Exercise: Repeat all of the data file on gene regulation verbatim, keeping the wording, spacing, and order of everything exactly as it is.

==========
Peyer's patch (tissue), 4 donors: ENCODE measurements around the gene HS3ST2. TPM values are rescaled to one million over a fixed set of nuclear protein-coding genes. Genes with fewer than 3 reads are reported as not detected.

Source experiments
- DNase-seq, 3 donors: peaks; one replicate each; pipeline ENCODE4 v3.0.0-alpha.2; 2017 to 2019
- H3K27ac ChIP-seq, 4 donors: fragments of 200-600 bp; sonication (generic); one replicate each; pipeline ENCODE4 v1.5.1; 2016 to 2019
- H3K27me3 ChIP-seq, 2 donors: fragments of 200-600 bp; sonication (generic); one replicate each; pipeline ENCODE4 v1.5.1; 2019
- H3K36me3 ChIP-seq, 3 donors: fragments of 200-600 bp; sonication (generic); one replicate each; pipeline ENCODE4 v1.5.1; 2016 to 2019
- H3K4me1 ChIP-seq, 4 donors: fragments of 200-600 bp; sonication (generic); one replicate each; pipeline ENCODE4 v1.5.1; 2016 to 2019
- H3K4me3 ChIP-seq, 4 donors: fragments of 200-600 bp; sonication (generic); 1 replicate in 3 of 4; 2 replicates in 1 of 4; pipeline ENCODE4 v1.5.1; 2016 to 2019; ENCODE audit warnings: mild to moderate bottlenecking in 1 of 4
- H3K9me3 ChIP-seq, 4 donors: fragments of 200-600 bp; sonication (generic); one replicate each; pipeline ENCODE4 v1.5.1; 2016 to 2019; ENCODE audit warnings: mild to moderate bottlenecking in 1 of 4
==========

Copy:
Peyer's patch (tissue), 4 donors: ENCODE measurements around the gene HS3ST2. TPM values are rescaled to one million over a fixed set of nuclear protein-coding genes. Genes with fewer than 3 reads are reported as not detected.

Source experiments
- DNase-seq, 3 donors: peaks; one replicate each; pipeline ENCODE4 v3.0.0-alpha.2; 2017 to 2019
- H3K27ac ChIP-seq, 4 donors: fragments of 200-600 bp; sonication (generic); one replicate each; pipeline ENCODE4 v1.5.1; 2016 to 2019
- H3K27me3 ChIP-seq, 2 donors: fragments of 200-600 bp; sonication (generic); one replicate each; pipeline ENCODE4 v1.5.1; 2019
- H3K36me3 ChIP-seq, 3 donors: fragments of 200-600 bp; sonication (generic); one replicate each; pipeline ENCODE4 v1.5.1; 2016 to 2019
- H3K4me1 ChIP-seq, 4 donors: fragments of 200-600 bp; sonication (generic); one replicate each; pipeline ENCODE4 v1.5.1; 2016 to 2019
- H3K4me3 ChIP-seq, 4 donors: fragments of 200-600 bp; sonication (generic); 1 replicate in 3 of 4; 2 replicates in 1 of 4; pipeline ENCODE4 v1.5.1; 2016 to 2019; ENCODE audit warnings: mild to moderate bottlenecking in 1 of 4
- H3K9me3 ChIP-seq, 4 donors: fragments of 200-600 bp; sonication (generic); one replicate each; pipeline ENCODE4 v1.5.1; 2016 to 2019; ENCODE audit warnings: mild to moderate bottlenecking in 1 of 4